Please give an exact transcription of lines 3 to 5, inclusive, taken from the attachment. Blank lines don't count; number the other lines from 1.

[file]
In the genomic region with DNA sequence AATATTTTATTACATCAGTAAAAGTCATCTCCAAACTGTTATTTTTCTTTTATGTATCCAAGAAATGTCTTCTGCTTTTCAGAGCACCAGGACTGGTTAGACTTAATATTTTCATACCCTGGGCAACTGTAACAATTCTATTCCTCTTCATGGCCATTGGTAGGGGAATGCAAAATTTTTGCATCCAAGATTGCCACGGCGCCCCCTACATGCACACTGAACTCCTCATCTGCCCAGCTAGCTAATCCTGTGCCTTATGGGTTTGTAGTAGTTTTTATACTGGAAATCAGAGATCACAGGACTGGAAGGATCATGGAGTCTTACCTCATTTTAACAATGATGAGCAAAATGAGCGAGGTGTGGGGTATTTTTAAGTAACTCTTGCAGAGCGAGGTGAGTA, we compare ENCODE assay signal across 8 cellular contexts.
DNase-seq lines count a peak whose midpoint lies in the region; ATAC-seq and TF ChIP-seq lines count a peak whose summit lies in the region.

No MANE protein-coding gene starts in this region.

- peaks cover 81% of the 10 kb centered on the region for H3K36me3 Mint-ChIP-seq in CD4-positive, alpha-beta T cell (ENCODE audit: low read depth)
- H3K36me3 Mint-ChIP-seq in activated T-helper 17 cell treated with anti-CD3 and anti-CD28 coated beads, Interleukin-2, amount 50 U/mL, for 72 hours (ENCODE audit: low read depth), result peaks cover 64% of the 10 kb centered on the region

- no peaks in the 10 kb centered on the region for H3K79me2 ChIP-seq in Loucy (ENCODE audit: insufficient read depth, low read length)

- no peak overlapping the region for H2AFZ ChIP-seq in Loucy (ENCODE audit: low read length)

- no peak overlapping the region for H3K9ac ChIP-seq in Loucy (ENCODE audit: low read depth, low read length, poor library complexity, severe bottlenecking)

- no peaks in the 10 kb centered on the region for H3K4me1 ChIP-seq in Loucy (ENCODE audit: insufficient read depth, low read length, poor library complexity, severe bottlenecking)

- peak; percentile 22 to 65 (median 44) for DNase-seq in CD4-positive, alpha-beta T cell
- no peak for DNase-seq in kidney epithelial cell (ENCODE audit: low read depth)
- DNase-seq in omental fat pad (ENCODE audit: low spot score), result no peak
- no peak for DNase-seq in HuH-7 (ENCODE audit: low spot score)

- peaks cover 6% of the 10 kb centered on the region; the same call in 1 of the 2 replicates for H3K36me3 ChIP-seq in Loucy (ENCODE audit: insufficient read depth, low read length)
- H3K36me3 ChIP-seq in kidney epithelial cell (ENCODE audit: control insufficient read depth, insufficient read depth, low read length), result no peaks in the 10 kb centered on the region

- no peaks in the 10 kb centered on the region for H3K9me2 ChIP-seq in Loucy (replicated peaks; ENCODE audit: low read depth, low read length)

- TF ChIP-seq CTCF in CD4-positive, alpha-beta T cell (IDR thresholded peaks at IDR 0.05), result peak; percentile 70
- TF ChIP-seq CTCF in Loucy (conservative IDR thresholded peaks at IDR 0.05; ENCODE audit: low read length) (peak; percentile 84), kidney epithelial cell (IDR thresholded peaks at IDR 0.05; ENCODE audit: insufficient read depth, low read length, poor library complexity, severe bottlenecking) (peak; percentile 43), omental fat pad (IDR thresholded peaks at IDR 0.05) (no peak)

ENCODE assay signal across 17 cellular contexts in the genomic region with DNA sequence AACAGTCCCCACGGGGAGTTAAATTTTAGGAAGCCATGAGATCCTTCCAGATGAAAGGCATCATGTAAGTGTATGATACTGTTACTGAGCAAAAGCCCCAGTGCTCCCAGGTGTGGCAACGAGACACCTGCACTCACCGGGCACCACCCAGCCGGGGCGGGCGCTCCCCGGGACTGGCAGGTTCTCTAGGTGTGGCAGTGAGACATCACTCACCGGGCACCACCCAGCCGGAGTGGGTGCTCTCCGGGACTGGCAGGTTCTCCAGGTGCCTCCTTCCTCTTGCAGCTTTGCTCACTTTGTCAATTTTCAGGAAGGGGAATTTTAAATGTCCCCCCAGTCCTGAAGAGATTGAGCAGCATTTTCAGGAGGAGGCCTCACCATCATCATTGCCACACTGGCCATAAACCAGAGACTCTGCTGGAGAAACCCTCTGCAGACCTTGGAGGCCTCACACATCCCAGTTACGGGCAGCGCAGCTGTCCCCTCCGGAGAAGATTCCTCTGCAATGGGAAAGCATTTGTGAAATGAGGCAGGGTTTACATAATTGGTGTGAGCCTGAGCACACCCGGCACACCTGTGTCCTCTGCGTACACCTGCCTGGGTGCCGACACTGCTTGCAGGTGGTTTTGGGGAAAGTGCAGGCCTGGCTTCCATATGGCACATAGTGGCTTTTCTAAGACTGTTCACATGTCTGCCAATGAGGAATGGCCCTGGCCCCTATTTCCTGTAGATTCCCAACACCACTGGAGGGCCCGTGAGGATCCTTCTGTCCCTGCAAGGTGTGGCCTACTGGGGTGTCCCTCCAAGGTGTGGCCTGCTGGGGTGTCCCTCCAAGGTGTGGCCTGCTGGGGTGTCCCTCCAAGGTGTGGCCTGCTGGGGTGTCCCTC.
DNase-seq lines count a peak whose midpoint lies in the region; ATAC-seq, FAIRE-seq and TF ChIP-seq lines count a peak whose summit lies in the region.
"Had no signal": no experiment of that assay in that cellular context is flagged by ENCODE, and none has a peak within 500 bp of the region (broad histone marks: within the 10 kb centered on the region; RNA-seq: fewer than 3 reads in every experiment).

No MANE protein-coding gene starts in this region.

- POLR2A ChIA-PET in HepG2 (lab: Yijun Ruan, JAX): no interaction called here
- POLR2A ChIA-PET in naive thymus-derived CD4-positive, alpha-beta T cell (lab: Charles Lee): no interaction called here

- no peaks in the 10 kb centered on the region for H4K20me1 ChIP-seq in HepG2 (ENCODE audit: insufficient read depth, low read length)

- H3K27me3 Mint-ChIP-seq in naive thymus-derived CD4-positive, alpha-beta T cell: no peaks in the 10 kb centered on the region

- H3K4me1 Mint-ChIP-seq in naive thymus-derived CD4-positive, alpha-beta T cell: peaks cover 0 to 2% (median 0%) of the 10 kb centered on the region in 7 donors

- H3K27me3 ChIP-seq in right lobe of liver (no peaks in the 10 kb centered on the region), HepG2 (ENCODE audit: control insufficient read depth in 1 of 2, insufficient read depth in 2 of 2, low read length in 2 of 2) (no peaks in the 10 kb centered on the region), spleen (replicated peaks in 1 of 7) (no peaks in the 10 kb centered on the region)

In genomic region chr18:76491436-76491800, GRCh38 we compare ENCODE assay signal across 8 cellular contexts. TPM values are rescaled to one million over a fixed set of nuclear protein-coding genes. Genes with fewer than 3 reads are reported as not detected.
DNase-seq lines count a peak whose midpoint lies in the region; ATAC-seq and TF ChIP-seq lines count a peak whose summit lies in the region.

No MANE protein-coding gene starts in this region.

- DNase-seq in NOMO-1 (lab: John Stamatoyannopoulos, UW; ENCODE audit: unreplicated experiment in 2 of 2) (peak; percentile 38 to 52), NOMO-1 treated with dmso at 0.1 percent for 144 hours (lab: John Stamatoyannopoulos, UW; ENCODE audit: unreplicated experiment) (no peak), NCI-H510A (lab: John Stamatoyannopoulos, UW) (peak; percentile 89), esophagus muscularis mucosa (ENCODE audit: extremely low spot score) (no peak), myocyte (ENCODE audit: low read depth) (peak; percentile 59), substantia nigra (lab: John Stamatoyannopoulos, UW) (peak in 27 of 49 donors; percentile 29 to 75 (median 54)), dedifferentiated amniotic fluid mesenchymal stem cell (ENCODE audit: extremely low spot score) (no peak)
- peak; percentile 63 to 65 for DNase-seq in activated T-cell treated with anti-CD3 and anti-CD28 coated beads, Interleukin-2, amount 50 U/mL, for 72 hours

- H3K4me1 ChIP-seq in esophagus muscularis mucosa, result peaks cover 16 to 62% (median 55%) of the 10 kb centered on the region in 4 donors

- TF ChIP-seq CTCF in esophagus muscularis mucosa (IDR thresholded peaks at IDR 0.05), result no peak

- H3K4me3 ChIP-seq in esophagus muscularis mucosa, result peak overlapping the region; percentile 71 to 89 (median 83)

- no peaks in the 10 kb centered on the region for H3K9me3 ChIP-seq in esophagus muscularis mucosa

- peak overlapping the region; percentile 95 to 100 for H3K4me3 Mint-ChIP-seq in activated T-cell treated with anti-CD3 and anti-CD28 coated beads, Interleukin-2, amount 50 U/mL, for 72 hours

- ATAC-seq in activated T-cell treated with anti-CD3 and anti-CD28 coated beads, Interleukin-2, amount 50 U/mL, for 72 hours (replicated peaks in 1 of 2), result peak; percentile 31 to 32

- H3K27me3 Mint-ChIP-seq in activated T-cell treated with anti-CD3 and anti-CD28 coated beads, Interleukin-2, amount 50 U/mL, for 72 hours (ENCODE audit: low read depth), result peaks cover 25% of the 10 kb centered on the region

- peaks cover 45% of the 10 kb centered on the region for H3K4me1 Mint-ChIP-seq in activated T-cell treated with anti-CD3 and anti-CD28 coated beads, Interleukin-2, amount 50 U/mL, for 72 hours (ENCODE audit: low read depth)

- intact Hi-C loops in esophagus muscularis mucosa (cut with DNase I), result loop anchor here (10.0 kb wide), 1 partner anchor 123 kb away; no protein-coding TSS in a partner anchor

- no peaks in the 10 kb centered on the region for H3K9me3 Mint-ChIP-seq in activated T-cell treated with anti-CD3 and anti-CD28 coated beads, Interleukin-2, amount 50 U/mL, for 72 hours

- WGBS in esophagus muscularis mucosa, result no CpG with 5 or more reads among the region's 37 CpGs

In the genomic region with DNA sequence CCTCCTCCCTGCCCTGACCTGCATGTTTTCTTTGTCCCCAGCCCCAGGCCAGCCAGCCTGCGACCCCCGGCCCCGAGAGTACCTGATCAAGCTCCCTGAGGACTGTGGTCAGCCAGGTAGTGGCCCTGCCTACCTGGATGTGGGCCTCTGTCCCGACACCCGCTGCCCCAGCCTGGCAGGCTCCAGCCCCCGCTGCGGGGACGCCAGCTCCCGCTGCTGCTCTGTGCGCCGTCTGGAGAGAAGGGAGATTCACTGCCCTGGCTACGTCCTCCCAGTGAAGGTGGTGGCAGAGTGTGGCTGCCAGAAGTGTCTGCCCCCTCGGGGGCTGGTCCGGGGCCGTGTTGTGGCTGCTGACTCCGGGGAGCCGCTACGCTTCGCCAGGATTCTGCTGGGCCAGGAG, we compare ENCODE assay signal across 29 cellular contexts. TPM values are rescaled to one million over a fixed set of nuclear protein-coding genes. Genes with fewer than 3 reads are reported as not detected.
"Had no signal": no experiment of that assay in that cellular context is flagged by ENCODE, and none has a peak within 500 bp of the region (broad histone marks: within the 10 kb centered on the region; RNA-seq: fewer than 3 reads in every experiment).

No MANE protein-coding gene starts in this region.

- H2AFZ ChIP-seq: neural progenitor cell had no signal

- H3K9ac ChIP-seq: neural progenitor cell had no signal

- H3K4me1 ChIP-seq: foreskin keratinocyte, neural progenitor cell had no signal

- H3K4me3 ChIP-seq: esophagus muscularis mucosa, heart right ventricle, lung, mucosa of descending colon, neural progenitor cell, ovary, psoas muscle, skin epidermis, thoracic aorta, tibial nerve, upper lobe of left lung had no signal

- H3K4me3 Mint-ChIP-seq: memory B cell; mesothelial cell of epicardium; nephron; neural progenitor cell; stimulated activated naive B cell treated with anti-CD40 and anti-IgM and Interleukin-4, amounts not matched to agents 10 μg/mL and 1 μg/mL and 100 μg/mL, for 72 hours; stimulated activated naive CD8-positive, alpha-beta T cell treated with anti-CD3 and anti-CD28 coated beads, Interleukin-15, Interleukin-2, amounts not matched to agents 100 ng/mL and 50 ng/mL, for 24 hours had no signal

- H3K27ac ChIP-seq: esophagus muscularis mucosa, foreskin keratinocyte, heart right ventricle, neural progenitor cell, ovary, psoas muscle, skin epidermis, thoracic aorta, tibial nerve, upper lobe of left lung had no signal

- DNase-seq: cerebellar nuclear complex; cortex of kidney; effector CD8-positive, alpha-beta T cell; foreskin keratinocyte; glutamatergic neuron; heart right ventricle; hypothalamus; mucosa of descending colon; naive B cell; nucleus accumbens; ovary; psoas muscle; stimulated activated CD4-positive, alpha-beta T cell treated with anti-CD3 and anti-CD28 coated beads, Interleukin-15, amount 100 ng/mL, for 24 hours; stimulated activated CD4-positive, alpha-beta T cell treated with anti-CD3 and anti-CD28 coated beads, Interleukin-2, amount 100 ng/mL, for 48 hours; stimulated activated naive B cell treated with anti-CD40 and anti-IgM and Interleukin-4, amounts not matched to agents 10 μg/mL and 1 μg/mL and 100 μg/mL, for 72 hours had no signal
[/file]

No MANE protein-coding gene starts in this region.

- peaks cover 81% of the 10 kb centered on the region for H3K36me3 Mint-ChIP-seq in CD4-positive, alpha-beta T cell (ENCODE audit: low read depth)
- H3K36me3 Mint-ChIP-seq in activated T-helper 17 cell treated with anti-CD3 and anti-CD28 coated beads, Interleukin-2, amount 50 U/mL, for 72 hours (ENCODE audit: low read depth), result peaks cover 64% of the 10 kb centered on the region